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Terrazas de los Andes Reserva Cabernet Sauvignon 2004
Aroma: A berry parade - cassis, black cherries, strawberries and raspberry jam
Palate: More berries and spices open to richness on the mid-palate. Tight structure with a nice grip, and robust body with a sleek and persistent finish.
A century later in 1959, Robert Jean de Vogue, president of Moët-Chandon, had the foresight to recognize the potential of Argentina and to select it as the location of the company's first subsidiary outside of France. Worthy heirs of these pioneers, the founders of Terrazas de los Andes saw the singularity of Argentina's terroirs, and had the vision and the audacity to unite France's long and rich winemaking heritage with local tradition and talent. Thus was born Terrazas de los Andes, in 1996.
Over the years, the team has been dedicated to carefully select the best altitude terroirs in Mendoza, both in Lujan de Cuyo and the Uco Valley, as well as Salta for our Torrontes, to deliver the ideal freshness and alluvial soil diversity for each type of grape.
Thriving in the unique natural conditions of the Andean Mountains, Malbec has come to embody Argentinian identity. Our Malbec wines, produced with hand harvested grapes from select high altitude vineyards, epitomize generosity and intensity, offering a large variety of expressions and high-quality tannins. They are particularly appreciated for their silkiness and ample mouthfeel.
By far the largest and best-known winemaking province in Argentina, Mendoza is responsible for over 70% of the country’s enological output. Set in the eastern foothills of the Andes Mountains, the climate is dry and continental, presenting relatively few challenges for viticulturists during the growing season. Mendoza is divided into several distinctive sub-regions, including Luján de Cuyo and the Uco Valley—two sources of some of the country’s finest wines.
For many wine lovers, Mendoza is practically synonymous with Malbec, originally a Bordelaise variety brought to Argentina by the French in the mid-1800s. Here it found success and renown it never could have achieved in its homeland due to its struggle to ripen fully in finicky climates. Cabernet Sauvignon, Syrah, Merlot, and Pinot Noir are all widely planted here as well (and often blended with one another. The best white wines are made from Chardonnay, and there are excellent examples to be found as well from Torrontés, Sauvignon Blanc, and Sémillon.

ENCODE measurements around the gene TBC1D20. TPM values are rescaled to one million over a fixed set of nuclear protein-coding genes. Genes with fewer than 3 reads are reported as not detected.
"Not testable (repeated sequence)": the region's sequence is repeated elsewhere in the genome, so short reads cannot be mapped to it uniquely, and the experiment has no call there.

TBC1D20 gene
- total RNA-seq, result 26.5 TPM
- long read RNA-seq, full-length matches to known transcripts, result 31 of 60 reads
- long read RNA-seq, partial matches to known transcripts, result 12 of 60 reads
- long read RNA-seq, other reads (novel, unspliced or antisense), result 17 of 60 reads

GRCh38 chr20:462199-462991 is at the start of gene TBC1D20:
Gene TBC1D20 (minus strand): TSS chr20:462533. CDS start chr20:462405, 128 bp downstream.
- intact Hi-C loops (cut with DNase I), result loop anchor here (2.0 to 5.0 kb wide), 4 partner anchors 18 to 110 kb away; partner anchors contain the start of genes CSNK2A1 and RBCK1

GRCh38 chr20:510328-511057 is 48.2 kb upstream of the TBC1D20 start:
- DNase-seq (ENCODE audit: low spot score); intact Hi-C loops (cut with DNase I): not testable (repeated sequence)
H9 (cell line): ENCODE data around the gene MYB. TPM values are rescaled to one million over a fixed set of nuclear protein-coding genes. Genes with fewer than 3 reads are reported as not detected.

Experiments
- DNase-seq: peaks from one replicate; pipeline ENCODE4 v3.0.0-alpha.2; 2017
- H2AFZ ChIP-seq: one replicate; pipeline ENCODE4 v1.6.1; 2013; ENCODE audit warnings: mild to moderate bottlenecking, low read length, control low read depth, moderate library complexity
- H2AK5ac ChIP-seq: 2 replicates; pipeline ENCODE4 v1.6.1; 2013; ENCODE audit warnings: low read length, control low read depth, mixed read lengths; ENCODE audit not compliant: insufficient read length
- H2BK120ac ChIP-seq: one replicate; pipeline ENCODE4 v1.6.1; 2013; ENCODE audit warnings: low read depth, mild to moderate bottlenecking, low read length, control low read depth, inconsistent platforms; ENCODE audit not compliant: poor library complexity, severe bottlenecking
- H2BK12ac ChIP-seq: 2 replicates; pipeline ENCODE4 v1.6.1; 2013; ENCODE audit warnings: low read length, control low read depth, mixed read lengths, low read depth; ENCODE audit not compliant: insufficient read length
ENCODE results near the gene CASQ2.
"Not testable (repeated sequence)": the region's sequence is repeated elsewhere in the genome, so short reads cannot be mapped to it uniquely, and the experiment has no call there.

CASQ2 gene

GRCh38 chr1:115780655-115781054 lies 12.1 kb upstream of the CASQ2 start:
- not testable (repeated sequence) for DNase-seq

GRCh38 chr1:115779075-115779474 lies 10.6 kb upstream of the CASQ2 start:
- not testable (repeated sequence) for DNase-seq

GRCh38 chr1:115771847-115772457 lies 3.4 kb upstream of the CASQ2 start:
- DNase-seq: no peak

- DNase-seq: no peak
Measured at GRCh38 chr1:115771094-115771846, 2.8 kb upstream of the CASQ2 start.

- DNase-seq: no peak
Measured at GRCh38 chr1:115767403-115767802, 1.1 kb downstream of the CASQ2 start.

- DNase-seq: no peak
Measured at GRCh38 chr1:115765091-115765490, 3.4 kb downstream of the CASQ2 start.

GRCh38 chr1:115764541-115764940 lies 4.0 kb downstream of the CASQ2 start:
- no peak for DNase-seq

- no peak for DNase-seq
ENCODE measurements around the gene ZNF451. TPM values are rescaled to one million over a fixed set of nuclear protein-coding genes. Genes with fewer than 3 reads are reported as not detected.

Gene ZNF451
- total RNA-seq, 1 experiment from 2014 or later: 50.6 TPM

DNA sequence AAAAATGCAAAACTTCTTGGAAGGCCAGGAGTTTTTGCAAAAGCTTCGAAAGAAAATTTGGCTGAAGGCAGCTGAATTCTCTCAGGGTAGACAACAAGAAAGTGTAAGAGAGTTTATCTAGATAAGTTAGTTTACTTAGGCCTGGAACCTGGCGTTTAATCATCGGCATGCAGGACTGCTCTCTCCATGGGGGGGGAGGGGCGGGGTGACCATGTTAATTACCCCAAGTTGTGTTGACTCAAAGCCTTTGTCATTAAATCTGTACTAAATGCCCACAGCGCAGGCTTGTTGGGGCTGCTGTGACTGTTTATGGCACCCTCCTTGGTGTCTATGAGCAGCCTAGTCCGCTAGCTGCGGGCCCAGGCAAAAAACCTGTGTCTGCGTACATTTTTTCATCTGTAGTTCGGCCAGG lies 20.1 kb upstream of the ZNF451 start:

A noble variety bestowed with both power and concentration, Cabernet Sauvignon is sometimes referred to as the “king” of red grapes. It can be somewhat unapproachable early in its youth but has the potential to age beautifully, with the ability to last fifty years or more at its best. Small berries and tough skins provide its trademark firm tannic grip, while high acidity helps to keep the wine fresh for decades. Cabernet Sauvignon flourishes in temperate climates like Bordeaux's Medoc region (and in St-Emillion and Pomerol, where it plays a supporting role to Merlot). The top Médoc producers use Cabernet Sauvignon for their wine’s backbone, blending it with Merlot and smaller amounts of Cabernet Franc, Malbec, and/or Petit Verdot. On its own, Cabernet Sauvignon has enjoyed great success throughout the world, particularly in the Napa Valley, and is responsible for some of the world’s most prestigious and sought-after “cult” wines.
In the Glass
High in color, tannin, and extract, Cabernet Sauvignon expresses notes of blackberry, cassis, plum, currant, spice, and tobacco. In Bordeaux and elsewhere in the Old World you'll find the more earthy, tannic side of Cabernet, where it's typically blended to soften tannins and add complexity. In warmer regions like California and Australia, you can typically expect more ripe fruit flavors upfront.
Cabernet Sauvignon is right at home with rich, intense meat dishes—beef, lamb, and venison, in particular—where its opulent fruit and decisive tannins make an equal match to the dense protein of the meat. With a mature Cabernet, opt for tender, slow-cooked meat dishes.
Despite the modern importance and ubiquity of Cabernet Sauvignon, it is actually a relatively young variety. In 1997, DNA revealed the grape to be a spontaneous crossing of Cabernet Franc and Sauvignon Blanc which took place in 17th century southwestern France.